The industry also poses key challenges for Michigan’s economic developers, who are grappling with how to encourage corporate growth after the state in 2015 eliminated all tax credits applying to the sector. 

Sources contacted for this report criticized the state’s decision to abandon film and digital media incentives. However, given the broad demand for new technology, Michigan-based development companies can still thrive in the absence of tax incentives, they said. 

“Game design and digital media: It touches nearly every industry that we talk about, whether it’s agriculture or the automotive industry,” said Jenell Leonard, who serves as director of the Michigan Film and Digital Media Office. “Technology has been driving these industries and that’s where Michigan has been the leader.”

In Grand Rapids, Carnevale believes the continued growth of the sector largely will come from companies adopting video game technology out of necessity.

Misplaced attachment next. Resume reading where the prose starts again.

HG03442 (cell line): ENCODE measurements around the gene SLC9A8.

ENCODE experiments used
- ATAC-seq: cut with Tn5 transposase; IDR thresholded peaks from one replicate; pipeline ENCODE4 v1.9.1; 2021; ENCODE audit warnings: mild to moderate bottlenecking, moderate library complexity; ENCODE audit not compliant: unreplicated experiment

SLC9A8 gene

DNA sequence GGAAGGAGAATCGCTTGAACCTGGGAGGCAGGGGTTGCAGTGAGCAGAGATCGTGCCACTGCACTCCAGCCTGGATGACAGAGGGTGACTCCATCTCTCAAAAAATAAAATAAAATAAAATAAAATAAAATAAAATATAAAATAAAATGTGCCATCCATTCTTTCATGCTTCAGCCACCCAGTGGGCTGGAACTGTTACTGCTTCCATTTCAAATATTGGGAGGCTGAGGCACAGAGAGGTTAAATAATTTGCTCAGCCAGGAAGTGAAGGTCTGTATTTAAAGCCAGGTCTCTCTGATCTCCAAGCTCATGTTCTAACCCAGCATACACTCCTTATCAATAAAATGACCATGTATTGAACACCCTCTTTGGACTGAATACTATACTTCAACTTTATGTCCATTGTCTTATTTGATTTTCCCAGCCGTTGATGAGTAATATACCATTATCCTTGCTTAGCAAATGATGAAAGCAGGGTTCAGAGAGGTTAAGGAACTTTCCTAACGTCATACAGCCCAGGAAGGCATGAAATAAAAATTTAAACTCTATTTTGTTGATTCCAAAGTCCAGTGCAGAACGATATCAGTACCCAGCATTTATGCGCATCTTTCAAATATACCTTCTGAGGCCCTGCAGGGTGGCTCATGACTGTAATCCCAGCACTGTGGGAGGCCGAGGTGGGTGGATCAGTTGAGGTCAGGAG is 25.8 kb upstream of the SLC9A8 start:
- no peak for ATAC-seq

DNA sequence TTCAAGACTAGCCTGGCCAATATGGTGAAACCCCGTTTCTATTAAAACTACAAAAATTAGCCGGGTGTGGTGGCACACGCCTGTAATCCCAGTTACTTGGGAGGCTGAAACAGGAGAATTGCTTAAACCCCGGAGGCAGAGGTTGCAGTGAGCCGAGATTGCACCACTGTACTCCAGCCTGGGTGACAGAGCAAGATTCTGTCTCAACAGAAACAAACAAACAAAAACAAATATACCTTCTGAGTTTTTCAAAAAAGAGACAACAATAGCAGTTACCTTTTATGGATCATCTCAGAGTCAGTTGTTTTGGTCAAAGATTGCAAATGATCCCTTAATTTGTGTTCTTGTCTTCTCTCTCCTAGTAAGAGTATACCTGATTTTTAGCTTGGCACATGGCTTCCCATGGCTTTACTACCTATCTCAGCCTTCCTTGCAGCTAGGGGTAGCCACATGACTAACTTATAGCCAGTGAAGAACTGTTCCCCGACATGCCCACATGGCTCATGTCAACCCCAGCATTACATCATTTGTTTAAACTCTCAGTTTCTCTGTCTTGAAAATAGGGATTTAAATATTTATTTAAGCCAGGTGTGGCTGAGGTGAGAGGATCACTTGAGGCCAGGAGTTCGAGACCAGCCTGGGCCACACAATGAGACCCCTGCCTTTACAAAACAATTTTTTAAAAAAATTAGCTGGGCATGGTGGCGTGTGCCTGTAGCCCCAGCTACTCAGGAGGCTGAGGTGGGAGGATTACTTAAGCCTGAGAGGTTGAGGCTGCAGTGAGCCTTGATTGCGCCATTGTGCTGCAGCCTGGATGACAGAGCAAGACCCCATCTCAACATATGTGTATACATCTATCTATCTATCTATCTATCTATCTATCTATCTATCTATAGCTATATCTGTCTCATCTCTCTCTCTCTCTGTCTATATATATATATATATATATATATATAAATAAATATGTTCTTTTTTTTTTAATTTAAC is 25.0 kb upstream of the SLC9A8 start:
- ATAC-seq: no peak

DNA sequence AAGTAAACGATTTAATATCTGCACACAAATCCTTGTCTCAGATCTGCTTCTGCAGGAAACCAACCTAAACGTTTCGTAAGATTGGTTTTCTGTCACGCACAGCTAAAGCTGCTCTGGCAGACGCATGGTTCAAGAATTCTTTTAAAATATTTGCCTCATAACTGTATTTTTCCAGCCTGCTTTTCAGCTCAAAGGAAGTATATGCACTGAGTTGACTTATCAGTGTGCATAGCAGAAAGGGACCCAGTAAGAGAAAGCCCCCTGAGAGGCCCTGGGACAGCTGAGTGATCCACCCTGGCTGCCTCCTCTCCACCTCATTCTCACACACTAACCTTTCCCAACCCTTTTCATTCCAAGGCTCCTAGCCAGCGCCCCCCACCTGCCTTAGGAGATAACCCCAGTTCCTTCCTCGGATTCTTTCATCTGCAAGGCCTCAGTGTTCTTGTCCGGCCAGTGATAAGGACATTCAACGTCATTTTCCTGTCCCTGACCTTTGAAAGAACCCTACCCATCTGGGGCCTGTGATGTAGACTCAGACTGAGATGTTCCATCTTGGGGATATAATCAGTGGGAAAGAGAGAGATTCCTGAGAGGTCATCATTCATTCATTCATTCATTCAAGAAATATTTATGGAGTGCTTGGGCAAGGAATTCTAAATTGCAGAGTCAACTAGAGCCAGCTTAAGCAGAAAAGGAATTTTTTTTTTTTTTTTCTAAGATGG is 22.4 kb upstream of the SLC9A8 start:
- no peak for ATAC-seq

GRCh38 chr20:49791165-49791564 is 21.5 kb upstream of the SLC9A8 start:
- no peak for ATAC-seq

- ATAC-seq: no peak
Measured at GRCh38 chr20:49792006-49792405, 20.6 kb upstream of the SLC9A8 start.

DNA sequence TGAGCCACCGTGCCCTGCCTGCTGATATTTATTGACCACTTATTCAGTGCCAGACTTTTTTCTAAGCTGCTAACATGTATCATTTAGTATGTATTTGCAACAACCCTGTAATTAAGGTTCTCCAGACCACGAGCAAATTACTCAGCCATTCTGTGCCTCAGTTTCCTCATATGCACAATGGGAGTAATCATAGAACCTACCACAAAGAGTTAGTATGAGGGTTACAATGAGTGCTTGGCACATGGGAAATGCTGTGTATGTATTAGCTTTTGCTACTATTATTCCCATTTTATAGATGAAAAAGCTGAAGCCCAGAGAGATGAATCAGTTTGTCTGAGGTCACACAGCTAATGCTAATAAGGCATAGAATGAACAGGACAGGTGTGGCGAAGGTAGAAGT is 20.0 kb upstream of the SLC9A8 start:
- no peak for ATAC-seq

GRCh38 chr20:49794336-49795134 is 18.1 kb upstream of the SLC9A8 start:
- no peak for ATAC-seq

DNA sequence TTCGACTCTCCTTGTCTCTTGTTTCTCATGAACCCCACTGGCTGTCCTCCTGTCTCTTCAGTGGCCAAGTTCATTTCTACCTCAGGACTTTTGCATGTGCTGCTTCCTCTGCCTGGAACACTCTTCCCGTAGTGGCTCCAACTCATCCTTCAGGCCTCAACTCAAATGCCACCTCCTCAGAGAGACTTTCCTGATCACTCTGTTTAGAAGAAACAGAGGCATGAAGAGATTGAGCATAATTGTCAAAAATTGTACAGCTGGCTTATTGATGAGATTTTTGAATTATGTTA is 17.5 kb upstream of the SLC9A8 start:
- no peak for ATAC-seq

“Businesses are demanding (this technology) of us, and it’s only because consumers are demanding it of them,” Carnevale said. “Video games have generally been better at providing interfaces for fast decision making and fast display of data visualization. There’s this entire generation that’s grown up with consuming data. … They expect their business environments to do the same thing.” 

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Editor’s Note: This story has been updated to reflect the current name of the Michigan State University department in which Brian Winn works. A previous version included an outdated name. 

Read 2430 times Last modified on Wednesday, 08 February 2017 10:06
Nick Manes

Staff writer